Concepts

Understanding these concepts will help you get the most out of trueSKY.

The Cloud Window

trueSKY creates and updates a “Cloud Window”, a 3D volume of cloud data which occupies an area of Earth’s atmosphere.

_images/GeoReferencing.png

There are three frames of reference to understand. The WGS84 (ECEF) Frame (also sometimes called EPSG:4326) is a standard frame of reference for geographic applications (see `en.wikipedia.org/wiki/World_Geodetic_System#WGS_84<https://en.wikipedia.org/wiki/World_Geodetic_System#WGS_84>`_ or en.wikipedia.org/wiki/Geographic_coordinate_conversion <https://en.wikipedia.org/wiki/Geographic_coordinate_conversion>`_ ).

In this frame:

  • the Z axis points to the North Pole,

  • the X axis points to latitude and longitude zero, where the Equator meets the Greenwich Meridian, and

  • the Y axis points to 90 degrees East on the Equator.

So this is a right-handed system (curl the fingers of your right hand from X to Y, and your thumb will point to Z). Right-handed systems are standard in scientific and engineering applications.

WGS84 positions are usually expressed in km.

The Engine Frame is the frame you are rendering in. If you’re using Unreal or Unity, this is the frame of reference for general rendering in that engine. In Unity, the Y axis is local vertical (i.e. normal to the Earth’s surface), the axes are left-handed, and values are in metres. In Unreal, the Z axis is local vertical, but the coordinate system is again left-handed, and values are expressed in centimetres.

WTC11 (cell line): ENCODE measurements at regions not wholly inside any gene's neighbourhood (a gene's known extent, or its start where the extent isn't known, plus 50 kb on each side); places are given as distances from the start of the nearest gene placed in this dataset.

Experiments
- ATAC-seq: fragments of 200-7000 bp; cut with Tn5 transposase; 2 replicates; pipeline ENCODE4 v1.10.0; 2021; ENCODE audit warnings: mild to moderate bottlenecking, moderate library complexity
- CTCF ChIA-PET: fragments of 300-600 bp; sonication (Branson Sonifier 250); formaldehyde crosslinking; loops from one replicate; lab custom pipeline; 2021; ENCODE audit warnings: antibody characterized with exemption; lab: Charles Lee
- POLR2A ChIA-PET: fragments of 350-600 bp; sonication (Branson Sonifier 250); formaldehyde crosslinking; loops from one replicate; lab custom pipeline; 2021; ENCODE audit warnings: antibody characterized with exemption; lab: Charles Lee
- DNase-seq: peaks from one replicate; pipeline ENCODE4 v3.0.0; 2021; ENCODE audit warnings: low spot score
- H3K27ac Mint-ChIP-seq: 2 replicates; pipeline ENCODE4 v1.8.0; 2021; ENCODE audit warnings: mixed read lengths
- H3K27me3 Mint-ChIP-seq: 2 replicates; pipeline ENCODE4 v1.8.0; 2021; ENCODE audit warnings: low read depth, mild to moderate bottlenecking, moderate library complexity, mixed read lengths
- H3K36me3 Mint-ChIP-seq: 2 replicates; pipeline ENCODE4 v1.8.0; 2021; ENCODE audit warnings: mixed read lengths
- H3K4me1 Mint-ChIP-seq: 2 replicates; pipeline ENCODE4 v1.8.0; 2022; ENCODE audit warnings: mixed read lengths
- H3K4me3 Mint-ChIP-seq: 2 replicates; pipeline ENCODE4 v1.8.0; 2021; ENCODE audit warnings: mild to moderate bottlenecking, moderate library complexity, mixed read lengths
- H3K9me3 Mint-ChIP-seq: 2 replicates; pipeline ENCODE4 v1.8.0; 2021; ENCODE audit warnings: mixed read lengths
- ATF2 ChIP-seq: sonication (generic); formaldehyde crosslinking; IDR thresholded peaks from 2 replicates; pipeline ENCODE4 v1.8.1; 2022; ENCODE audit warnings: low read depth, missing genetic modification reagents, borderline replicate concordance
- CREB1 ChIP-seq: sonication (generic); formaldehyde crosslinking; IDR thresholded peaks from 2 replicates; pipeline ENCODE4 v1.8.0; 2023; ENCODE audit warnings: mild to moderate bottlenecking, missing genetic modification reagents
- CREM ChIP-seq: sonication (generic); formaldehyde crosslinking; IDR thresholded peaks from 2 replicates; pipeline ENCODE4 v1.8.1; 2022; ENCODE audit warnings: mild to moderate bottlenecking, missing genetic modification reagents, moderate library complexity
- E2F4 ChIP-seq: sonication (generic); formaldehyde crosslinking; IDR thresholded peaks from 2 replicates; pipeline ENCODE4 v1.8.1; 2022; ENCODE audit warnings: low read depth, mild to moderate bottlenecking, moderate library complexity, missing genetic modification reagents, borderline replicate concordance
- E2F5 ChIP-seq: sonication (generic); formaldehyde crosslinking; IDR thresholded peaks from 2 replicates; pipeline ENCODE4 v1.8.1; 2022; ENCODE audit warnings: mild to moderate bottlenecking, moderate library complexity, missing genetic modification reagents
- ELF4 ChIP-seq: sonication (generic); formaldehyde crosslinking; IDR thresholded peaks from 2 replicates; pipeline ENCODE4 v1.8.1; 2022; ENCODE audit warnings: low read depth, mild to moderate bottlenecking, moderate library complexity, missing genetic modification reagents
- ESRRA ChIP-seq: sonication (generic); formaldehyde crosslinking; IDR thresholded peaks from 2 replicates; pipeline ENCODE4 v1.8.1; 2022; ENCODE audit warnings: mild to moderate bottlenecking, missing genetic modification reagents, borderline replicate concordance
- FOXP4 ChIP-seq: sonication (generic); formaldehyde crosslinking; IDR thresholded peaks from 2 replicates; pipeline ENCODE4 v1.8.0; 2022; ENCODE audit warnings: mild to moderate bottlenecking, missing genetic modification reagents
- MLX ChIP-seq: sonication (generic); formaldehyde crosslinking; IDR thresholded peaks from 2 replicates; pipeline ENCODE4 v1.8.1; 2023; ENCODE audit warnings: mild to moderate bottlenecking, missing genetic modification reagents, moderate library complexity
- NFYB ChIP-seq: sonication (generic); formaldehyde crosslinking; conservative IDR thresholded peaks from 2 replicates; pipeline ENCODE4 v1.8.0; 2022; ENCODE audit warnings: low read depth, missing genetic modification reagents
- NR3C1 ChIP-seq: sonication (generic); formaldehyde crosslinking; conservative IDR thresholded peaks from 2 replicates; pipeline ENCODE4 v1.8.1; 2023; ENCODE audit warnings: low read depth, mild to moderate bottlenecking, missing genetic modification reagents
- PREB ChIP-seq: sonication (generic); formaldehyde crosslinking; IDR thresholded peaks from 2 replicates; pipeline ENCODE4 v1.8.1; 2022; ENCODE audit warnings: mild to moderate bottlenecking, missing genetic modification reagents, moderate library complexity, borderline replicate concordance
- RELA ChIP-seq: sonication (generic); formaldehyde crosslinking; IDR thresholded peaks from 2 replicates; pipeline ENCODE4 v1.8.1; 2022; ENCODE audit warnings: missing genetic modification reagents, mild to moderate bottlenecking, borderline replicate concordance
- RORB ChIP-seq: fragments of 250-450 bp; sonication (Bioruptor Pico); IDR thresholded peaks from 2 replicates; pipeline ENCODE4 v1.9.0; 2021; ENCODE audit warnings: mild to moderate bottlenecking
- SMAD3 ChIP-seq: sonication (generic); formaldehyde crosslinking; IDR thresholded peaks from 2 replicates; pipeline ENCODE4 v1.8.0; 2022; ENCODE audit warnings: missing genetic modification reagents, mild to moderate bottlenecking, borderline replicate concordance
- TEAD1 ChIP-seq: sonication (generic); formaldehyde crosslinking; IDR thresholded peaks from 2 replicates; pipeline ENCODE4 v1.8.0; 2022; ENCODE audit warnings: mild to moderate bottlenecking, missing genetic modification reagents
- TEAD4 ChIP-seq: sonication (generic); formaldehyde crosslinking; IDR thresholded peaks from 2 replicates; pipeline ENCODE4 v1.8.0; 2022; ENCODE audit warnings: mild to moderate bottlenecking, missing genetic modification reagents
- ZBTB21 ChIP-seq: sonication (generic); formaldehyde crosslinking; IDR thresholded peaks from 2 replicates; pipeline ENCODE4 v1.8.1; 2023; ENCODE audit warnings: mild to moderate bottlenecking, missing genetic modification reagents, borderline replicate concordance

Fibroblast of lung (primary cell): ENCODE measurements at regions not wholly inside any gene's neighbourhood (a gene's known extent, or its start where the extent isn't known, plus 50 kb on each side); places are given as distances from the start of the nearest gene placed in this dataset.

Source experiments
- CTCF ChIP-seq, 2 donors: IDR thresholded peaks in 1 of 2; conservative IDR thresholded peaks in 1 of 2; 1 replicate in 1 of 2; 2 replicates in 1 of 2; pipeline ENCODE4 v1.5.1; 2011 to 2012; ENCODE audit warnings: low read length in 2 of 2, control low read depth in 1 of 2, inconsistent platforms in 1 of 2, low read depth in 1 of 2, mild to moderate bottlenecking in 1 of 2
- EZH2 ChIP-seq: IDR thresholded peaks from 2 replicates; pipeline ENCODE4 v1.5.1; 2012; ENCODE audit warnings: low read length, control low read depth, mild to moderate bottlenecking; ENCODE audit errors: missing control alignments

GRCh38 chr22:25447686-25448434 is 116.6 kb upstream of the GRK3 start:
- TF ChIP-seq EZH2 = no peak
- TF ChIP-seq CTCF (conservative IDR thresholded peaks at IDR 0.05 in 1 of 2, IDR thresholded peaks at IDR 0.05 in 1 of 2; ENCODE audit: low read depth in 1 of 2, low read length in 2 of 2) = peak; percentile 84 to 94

In many simulation applications, the engine origin will be located at a point on or above the Earth’s surface. In some cases, the origin may be at the centre of the Earth.

The trueSKY Frame or Cloud Window Frame is trueSKY’s internal frame, which defines the centre of the Cloud Window Volume. This region is a cuboid projected onto the Earth’s curved surface, typically 600km wide and 20km high.

In the trueSKY Frame:

  • The Z axis points up (local vertical),

  • the X and Y axes are arbitrarily oriented, and

  • values are expressed in metres unless otherwise specified.

When you call into trueSKY to render the atmosphere, you will be passing a view matrix in Engine coordinates. Internally, trueSKY translates this into WGS84, and then into its own frame. trueSKY will usually update the position and orientation of its frame automatically to ensure that rendering is accurate and that the rendered views are not too far from the centre of the Cloud Window.

You could be rendering a single view, in which case, we want the Cloud Window Frame to track that view. Or you could be rendering multiple views per frame, and the Cloud Window should try to follow all of them. The position we want the trueSKY Cloud Window to track is called the Desired Centre.

So trueSKY needs to know:

  • Where the Engine Frame is located in WGS84 coordinates.

  • Where the Desired Centre is located in Engine coordinates.

The Cloud Window will not follow the Desired Centre exactly, because it has other requirements to meet. Generally, the Cloud Window frame will change when the Desired Centre moves more than a whole grid-point away from the Cloud Window origin.

This can be controlled either from the game engine, or via the trueSKY API.